In the folk tradition, there are many traditional blues verses that have been sung over and over by many artists. Blues singers, who include many country and folk artists as well as those commonly identified with blues singers, use these traditional lyrics to fill out their blues performances. Artists like Jimmie Rodgers, the "blue yodeler", and Big Joe Turner, "the Boss of the Blues" compiled virtual encyclopedias of lyrics. Turner reputedly could sing the blues for hours without repeating himself.
Traditional blues verses in folk-music tradition have also been called floating lyrics or maverick stanzas. Floating lyrics have been described as "lines that have circulated so long in folk communities that tradition-steeped singers call them instantly to mind and rearrange them constantly, and often unconsciously, to suit their personal and community aesthetics".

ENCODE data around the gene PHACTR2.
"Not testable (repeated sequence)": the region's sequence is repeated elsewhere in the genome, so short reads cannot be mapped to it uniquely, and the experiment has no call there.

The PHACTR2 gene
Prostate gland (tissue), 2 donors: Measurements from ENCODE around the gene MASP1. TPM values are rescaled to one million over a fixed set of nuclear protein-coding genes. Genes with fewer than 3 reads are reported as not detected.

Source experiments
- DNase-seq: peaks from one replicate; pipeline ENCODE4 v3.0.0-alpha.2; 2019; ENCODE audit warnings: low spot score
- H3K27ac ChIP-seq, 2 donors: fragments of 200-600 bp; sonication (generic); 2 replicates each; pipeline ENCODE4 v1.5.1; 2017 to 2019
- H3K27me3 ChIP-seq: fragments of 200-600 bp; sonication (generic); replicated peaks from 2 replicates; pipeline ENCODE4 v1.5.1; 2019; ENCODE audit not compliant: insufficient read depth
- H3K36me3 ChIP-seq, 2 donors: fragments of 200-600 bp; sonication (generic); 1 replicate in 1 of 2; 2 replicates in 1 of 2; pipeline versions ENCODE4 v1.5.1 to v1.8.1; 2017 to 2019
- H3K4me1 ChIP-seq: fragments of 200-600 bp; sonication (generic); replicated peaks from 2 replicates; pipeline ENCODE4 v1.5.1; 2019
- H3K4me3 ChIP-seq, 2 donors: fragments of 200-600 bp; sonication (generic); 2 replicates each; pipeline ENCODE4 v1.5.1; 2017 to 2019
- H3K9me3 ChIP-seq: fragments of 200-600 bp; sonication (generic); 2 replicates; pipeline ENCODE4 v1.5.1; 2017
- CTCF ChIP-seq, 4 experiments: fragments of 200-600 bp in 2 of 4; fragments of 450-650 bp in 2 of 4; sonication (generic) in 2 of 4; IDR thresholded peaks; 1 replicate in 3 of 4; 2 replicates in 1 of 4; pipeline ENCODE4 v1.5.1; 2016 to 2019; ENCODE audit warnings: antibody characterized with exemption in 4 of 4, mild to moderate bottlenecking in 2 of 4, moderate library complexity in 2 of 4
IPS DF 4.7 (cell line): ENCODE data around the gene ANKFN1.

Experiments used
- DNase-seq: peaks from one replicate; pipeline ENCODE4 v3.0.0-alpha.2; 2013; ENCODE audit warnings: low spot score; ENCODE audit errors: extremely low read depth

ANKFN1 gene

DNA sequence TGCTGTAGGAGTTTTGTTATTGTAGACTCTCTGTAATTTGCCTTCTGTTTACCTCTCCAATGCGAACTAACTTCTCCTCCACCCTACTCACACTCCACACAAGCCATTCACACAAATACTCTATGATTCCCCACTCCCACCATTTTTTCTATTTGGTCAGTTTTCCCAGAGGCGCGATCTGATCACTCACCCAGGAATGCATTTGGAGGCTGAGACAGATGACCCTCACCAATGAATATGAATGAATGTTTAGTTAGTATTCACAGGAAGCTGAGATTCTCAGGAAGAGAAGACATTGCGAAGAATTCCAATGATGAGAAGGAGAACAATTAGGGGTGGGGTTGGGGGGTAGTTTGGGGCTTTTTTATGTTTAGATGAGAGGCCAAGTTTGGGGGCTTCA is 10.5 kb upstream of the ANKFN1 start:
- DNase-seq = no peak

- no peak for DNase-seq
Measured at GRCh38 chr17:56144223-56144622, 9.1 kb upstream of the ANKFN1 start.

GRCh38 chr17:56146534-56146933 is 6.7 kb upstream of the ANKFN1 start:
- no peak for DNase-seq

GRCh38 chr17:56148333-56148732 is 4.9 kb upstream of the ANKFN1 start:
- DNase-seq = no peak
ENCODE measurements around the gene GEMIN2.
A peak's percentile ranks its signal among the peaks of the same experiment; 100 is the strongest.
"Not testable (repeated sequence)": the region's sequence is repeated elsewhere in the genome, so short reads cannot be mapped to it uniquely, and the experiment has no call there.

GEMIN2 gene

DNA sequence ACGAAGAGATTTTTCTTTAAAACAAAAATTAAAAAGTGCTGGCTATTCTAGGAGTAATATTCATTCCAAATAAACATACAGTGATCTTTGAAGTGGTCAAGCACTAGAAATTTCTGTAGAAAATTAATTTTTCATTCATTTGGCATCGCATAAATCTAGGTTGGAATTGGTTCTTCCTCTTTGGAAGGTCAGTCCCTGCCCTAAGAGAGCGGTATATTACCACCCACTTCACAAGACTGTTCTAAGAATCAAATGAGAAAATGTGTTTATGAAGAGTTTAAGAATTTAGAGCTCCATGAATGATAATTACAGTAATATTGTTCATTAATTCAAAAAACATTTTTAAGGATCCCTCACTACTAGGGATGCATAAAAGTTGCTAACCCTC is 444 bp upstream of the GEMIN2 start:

Although many blues songs, such as "Jelly Jelly" or "St. Louis Blues" are composed in the usual fashion with lyrics focusing on a single theme and telling a story, many others, like "Roll 'Em Pete" or "T for Texas" combine one or two new verses with a flock of traditional ones.
Traditional blues verses are most common in twelve bar blues with the characteristic repeated first line (indicated here by x2).
Some lyrics crop up in song after song, such as:
From "Yo-Yo Blues No. 2" By Barbecue Bob
From "Hot Tamales" by Robert Johnson